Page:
John Geometres’ medieval portrait of Mary offers the miracle of peace to all
Life of the Virgin Mary by John Geometres, edited and translated by Maximos Constas and Christos Simelidis. Harvard University Press (Dumbarton Oaks Medieval Library), 2023. 496 pp., $35.00
For years I have known that the miraculous may be hidden in the mundane, that the interplay of light and water can speak to us—in novels and in life—of something more. “And a glass of water is only an ornament,” Saul Bellow writes in Seize the Day; “it makes a hoop of brightness on the cloth; it is an angel’s mouth.” What I had not known, until I experienced a small miracle myself, is that the reverse is also true: the miraculous can remain hidden even in miracles. To see the laws of physics operate differently from every other day of one’s life is interesting—but to hear how that happened to someone else can be as boring as listening to them relate the contents of a dream.
How could this be, I wondered. To my assistance came John Geometres’s Life of the Virgin Mary.
The is not a biography as we think of biographies today. It does cover the events of Mary’s life: her parents’ barrenness and their joy to be blessed with a child in old age; her infancy in a home that provided a model for all spouses, parents, and grandparents to come; her dedication to God as a toddler and her growing in grace and stature among the priests of the temple; her betrothal to Joseph; her calm acceptance of the archangel Gabriel’s good news that she had been chosen as the Theotokos, the God-Bearer; and her journey ever after as a mother unlike any other in human history—from the humble manger to the heartbreaking cross and into the present day.
But at the end of the book, Mary herself remains hidden from the reader in all the superficial ways we moderns assume constitute understanding another individual. How tall was she? What color was her hair, what shape her eyes? What foods did she cook for Jesus and St. Joseph? We don’t know. It seems that God wisely obscured such details so that Mary might grow in what Dame Averil Cameron, a scholar of late antiquity and Byzantine history, calls “capaciousness,” a remarkable ability to be “all things to people at different times and places.”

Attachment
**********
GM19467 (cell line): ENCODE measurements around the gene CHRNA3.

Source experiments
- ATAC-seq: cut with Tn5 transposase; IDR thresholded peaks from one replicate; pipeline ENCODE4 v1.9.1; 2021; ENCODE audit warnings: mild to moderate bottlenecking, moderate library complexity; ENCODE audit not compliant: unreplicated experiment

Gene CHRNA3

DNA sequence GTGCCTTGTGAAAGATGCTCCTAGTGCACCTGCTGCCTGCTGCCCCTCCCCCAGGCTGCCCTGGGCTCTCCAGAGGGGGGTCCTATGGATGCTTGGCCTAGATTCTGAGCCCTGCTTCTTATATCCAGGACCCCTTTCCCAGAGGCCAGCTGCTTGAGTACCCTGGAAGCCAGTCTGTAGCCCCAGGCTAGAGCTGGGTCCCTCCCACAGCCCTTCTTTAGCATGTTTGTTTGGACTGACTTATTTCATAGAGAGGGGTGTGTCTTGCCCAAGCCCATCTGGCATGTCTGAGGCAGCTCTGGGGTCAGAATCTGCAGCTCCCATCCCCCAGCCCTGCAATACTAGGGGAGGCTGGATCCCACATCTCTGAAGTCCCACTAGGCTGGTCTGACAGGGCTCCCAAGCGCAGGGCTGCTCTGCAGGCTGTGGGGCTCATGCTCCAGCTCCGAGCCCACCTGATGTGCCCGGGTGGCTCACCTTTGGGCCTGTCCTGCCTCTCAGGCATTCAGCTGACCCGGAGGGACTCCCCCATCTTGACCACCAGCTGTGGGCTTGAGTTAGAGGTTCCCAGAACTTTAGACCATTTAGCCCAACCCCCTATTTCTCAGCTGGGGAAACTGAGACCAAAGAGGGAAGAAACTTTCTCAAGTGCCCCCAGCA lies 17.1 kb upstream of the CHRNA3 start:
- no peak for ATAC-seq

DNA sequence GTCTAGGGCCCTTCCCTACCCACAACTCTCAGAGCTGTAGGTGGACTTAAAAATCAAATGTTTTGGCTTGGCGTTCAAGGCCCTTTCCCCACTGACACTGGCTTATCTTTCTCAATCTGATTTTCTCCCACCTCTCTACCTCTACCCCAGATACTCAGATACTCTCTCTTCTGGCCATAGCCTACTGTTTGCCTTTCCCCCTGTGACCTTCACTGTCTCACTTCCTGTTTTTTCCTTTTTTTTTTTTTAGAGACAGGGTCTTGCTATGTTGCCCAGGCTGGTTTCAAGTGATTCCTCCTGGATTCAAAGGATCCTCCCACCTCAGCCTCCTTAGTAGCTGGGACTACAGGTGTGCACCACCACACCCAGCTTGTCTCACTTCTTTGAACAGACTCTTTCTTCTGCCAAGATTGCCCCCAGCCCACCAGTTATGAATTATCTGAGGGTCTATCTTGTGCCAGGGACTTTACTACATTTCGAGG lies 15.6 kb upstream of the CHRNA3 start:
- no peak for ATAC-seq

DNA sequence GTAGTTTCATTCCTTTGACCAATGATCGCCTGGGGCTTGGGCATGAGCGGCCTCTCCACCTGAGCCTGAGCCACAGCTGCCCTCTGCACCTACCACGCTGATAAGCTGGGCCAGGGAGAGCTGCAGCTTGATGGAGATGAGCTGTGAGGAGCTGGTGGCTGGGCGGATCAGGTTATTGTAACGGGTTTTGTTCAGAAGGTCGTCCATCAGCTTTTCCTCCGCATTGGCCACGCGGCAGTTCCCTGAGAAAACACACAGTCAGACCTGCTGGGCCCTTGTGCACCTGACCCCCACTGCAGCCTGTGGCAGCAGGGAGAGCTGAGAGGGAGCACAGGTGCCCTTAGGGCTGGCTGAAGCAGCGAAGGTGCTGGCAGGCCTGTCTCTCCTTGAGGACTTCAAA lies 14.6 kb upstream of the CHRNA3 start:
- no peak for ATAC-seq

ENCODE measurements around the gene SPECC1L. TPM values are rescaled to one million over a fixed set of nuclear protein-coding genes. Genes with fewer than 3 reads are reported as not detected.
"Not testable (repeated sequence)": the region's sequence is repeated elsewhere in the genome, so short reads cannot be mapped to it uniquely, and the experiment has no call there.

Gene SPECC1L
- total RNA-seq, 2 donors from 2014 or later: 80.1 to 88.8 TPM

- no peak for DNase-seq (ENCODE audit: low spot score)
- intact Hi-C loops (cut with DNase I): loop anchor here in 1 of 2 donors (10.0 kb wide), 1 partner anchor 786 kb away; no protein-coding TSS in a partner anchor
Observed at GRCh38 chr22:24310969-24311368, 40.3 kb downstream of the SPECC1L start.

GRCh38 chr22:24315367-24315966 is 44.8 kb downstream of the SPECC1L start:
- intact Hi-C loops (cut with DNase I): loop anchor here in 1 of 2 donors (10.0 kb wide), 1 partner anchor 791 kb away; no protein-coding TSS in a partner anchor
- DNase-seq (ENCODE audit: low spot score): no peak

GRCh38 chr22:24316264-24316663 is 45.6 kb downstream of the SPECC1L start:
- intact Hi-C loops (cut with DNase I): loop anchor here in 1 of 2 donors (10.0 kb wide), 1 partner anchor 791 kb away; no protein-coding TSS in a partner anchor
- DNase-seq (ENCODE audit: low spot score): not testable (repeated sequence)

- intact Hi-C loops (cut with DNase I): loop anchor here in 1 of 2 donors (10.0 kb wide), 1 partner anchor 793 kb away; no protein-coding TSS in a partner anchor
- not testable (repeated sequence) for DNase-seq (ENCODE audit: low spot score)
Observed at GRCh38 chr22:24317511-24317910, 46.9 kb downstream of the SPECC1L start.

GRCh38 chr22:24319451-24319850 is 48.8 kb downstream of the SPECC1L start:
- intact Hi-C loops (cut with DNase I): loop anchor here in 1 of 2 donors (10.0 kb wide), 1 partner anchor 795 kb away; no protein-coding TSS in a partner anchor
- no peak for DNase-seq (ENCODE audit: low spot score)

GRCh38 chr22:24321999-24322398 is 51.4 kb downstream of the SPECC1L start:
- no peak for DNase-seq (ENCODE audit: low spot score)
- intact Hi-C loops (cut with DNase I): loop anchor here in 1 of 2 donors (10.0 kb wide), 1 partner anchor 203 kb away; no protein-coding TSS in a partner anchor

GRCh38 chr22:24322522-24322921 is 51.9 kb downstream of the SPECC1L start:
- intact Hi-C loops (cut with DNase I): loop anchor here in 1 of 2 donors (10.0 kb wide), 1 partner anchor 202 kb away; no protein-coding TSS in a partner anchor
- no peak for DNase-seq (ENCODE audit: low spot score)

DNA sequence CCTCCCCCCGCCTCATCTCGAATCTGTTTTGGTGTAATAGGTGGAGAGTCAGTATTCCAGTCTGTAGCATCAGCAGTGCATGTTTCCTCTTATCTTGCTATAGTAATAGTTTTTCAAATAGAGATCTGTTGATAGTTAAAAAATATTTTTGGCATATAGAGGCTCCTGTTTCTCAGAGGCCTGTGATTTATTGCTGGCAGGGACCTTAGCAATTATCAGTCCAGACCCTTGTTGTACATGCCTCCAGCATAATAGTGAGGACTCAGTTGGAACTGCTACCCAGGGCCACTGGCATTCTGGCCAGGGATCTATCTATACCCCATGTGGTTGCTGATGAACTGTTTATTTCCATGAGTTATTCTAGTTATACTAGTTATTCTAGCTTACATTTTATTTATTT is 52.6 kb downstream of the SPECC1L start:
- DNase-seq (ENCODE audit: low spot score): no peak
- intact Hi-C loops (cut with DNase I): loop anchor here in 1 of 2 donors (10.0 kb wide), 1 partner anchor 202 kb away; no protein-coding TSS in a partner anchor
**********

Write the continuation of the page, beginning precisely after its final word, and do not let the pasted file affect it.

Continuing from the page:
Geometres, one of the most famous writers of the Byzantine age, lived in the tenth century in what is now Istanbul and was then the Byzantine or Eastern Roman Empire. The Byzantine Empire preserved Roman culture (and Christianity as the state religion) for nearly a millennium after the sack of Rome until, in 1453, Constantinople fell, too. Geometres excelled in three vocations that aren’t often combined today: as a military officer, a poet laureate, and a monk in what would become, after the Great Schism of 1054, the Eastern Orthodox Church. The exact date of composition for his Life of the Virgin Mary is uncertain, but the editor-translator duo responsible for this beautiful scholarly edition argues convincingly that the text was complete by 969, a period of marked civil unrest within Constantinople and vulnerability to invaders from without. It seems fitting that the work should find its way to English-speaking audiences for the first time now, over a millennium later, at a time of similar discord and peril.
In Geometres’s day the audience would have heard the text read aloud, likely at an all-night vigil to mark the Feast of Dormition, which commemorates the end of Mary’s life. The Catholic Church celebrates the Feast of the Assumption of the Blessed Virgin Mary on the same day, August 15. Both churches agree that Mary’s soul was immediately accompanied to heaven by her son; they differ as to whether or not Mary’s body was simultaneously taken to heaven with Jesus or slowly “translated” over the next three days. There is also some debate as to whether or not she (technically) died beforehand.
In his overview of Mary’s life and what we can call her entrance into the life to come, Geometres draws on “biblical texts, apocryphal literature, and material from patristic homilies” to help us grasp by earnest “contemplation” the “mysteries” of her time on earth.
By means of this generic mixing and ready recourse to tradition, Geometres accomplishes several notable feats. He presents us with a narrative that takes into account both chronos (the straightforward time of clocks and calendars) and kairos (the fitting or opportune moment, which operates by a less predictable logic and rhythm than the hands of a clock). He shows us both outward events—rather cinematically at times, particularly his renderings of Jesus’ Passion in vivid though never gratuitous detail—and also inner motivations. Geometres sees what Flannery O’Connor first taught me to look for: the constant and remarkable intersections between the mundane and the eternal.
His piercing vision amounts, in the end, to a portrait of a soul. And although he wrote with the bounty of harvesttime in mind, such a portrait is no less appropriate as we approach Christmas—for Mary’s soul is, in the words of Pope John Paul II, a “radiant icon” of what our own souls can become thanks to Christ’s entrance into the world.